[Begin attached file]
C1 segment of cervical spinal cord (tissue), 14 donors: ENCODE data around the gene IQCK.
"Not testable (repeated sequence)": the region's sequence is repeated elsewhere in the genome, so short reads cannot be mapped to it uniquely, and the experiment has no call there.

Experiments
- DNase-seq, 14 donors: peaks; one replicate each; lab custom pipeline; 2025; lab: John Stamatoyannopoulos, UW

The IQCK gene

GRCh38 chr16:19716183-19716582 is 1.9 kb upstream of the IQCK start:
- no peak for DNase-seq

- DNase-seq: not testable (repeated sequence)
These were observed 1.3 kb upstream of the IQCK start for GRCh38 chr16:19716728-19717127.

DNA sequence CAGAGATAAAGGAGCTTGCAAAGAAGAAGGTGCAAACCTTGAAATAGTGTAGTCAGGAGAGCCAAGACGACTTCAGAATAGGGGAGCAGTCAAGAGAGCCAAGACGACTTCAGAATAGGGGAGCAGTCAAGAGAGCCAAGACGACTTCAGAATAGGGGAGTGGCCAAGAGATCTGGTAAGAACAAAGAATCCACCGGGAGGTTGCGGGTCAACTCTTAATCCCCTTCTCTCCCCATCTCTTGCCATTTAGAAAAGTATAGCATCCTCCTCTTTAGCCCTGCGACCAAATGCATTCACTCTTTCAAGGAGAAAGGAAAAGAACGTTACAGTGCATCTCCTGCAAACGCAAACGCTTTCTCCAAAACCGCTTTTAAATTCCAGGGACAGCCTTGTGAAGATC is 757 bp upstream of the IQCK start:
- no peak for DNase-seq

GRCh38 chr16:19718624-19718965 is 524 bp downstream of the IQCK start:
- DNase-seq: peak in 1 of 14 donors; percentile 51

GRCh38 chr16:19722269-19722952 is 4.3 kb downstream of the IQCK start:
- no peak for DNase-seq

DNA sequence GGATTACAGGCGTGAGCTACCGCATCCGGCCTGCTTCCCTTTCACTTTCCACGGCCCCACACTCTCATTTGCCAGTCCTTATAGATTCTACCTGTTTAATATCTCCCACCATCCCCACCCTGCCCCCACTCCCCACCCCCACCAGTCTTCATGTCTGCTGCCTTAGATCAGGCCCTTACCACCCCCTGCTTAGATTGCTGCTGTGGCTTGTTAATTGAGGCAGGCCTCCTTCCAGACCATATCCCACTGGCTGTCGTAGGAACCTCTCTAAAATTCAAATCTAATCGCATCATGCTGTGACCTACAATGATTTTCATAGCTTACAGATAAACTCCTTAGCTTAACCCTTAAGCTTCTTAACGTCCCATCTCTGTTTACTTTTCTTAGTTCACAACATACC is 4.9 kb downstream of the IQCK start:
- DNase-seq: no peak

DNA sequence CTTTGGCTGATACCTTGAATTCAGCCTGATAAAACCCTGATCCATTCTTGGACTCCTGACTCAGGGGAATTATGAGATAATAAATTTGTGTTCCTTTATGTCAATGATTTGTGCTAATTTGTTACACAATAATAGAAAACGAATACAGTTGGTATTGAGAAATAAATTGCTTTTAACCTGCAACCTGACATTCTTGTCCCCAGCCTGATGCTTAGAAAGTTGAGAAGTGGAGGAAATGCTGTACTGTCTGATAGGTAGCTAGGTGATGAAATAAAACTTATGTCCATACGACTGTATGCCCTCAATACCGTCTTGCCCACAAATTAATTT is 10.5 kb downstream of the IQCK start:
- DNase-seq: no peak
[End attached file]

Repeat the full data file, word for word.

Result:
C1 segment of cervical spinal cord (tissue), 14 donors: ENCODE data around the gene IQCK.
"Not testable (repeated sequence)": the region's sequence is repeated elsewhere in the genome, so short reads cannot be mapped to it uniquely, and the experiment has no call there.

Experiments
- DNase-seq, 14 donors: peaks; one replicate each; lab custom pipeline; 2025; lab: John Stamatoyannopoulos, UW

The IQCK gene

GRCh38 chr16:19716183-19716582 is 1.9 kb upstream of the IQCK start:
- no peak for DNase-seq

- DNase-seq: not testable (repeated sequence)
These were observed 1.3 kb upstream of the IQCK start for GRCh38 chr16:19716728-19717127.

DNA sequence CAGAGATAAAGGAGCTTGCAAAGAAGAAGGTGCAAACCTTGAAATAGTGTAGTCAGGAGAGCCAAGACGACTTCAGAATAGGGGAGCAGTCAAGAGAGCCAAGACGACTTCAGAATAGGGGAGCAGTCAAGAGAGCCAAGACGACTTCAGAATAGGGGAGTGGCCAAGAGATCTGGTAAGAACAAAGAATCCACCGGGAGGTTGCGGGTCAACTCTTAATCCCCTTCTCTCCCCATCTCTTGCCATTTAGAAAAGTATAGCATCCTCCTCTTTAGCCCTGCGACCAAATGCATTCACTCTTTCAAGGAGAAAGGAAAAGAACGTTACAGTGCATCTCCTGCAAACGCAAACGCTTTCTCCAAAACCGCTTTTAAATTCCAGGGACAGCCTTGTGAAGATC is 757 bp upstream of the IQCK start:
- no peak for DNase-seq

GRCh38 chr16:19718624-19718965 is 524 bp downstream of the IQCK start:
- DNase-seq: peak in 1 of 14 donors; percentile 51

GRCh38 chr16:19722269-19722952 is 4.3 kb downstream of the IQCK start:
- no peak for DNase-seq

DNA sequence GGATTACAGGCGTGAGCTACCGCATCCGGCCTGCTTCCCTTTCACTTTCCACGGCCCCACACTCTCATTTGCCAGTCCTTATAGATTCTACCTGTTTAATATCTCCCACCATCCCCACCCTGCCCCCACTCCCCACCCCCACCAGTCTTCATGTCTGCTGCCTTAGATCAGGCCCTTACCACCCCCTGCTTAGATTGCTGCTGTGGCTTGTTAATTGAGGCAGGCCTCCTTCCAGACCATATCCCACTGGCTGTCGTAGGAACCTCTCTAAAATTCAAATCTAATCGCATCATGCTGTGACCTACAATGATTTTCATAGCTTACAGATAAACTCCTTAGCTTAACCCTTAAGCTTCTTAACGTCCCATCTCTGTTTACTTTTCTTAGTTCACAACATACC is 4.9 kb downstream of the IQCK start:
- DNase-seq: no peak

DNA sequence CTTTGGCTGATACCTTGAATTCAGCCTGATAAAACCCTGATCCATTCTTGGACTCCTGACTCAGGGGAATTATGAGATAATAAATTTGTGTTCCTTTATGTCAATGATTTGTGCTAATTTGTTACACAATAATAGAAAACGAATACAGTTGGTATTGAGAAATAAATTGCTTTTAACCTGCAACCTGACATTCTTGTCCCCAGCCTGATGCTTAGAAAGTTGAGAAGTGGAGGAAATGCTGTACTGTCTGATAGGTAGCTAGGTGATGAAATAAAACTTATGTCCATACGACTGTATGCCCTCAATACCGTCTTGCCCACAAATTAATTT is 10.5 kb downstream of the IQCK start:
- DNase-seq: no peak